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COVID restrictions mean Lincoln high school open houses for eighth graders will be virtual
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COVID restrictions mean Lincoln high school open houses for eighth graders will be virtual


The traditional open houses offered by Lincoln’s public high schools to help eighth graders decide whether they want to be Spartans or Silver Hawks, Links or Gators, Knights or Rockets will be held virtually this year.

For years, Lincoln Public Schools have had open enrollment in high school, which means students don’t have to attend the school in the attendance area where they live.

And for most of those years, the high schools have held open houses to let students learn about the high schools and decide which ones might be the best fit.

“It’s basically a way to showcase the school,” said Pat Hunter-Pirtle, director of secondary education. “It has two purposes; one is to talk about curriculum and what’s available there, but it’s also to allow kids to see the opportunities.”

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Coaches are typically there to talk with students, clubs have tables set up and representatives available, as do other groups — speech and debate, dance clubs, show choirs.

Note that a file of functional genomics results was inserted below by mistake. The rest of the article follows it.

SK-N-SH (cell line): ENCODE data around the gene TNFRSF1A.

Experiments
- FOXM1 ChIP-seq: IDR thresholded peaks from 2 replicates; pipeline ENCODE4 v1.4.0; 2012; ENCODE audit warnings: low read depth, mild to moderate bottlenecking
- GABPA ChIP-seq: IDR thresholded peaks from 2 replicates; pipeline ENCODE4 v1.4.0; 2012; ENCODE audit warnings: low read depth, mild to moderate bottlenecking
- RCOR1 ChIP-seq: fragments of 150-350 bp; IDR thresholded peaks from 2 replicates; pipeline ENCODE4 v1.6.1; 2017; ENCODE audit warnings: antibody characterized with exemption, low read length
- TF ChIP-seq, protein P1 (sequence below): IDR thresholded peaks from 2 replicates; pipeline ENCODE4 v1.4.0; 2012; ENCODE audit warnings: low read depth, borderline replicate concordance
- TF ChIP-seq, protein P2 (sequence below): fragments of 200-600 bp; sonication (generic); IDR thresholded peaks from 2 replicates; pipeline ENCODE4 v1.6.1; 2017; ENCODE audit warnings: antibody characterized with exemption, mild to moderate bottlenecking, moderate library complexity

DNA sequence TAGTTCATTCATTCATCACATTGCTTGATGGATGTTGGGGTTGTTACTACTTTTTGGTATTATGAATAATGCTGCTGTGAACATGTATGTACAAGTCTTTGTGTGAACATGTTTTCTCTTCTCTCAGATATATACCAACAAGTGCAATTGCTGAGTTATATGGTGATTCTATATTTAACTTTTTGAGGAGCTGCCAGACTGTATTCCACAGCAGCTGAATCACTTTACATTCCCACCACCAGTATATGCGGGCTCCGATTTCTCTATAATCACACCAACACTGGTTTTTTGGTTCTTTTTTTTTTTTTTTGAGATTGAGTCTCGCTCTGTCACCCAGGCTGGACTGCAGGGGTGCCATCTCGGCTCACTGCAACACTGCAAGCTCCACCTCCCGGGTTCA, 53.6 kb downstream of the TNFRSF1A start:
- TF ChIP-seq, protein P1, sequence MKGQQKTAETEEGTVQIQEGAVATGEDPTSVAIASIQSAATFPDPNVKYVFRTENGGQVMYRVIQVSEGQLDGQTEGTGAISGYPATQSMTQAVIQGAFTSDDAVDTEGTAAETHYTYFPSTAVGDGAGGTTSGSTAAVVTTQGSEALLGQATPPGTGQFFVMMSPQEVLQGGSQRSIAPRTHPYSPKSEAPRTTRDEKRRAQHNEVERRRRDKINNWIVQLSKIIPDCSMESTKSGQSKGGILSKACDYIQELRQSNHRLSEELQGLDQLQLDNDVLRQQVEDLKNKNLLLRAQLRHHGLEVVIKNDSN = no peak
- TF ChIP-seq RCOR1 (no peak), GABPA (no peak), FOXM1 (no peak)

Eighth graders also get tours of the school.

When Hunter-Pirtle was principal at Southeast, the band played outside as students arrived.

The open houses were well-attended — hundreds of students filling the school gymnasiums, often visiting more than one school.

Because of COVID-19 restrictions this year, students will be able to see prerecorded programs that will go live through Jan. 21. They will be available on the school websites, as well as the district site. The LPS site also offers links to the forms to fill out to attend a high school outside a student’s attendance area and a video about ways students can prepare themselves for high school.

The deadline for applying to attend a school outside a student's attendance area is Jan. 31 — and that's a hard-and-fast deadline for three overcrowded schools: Lincoln High, East and North Star.

Students will get much of the same information this year, but it won’t be the same as walking the halls, meeting people face-to-face, seeing what other students are considering that school.

“Given what we’re dealing with, it’s a great opportunity to be able to find out about the school,” Hunter-Pirtle said. “But it won’t be the same as being there.”

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Reach the writer at 402-473-7226 or

On Twitter @LJSreist


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Education reporter

Margaret Reist is a Lincoln native, the mom of three high school graduates now navigating college and an education junkie who covers students, teachers and policymakers inside and outside the K-12 classroom.

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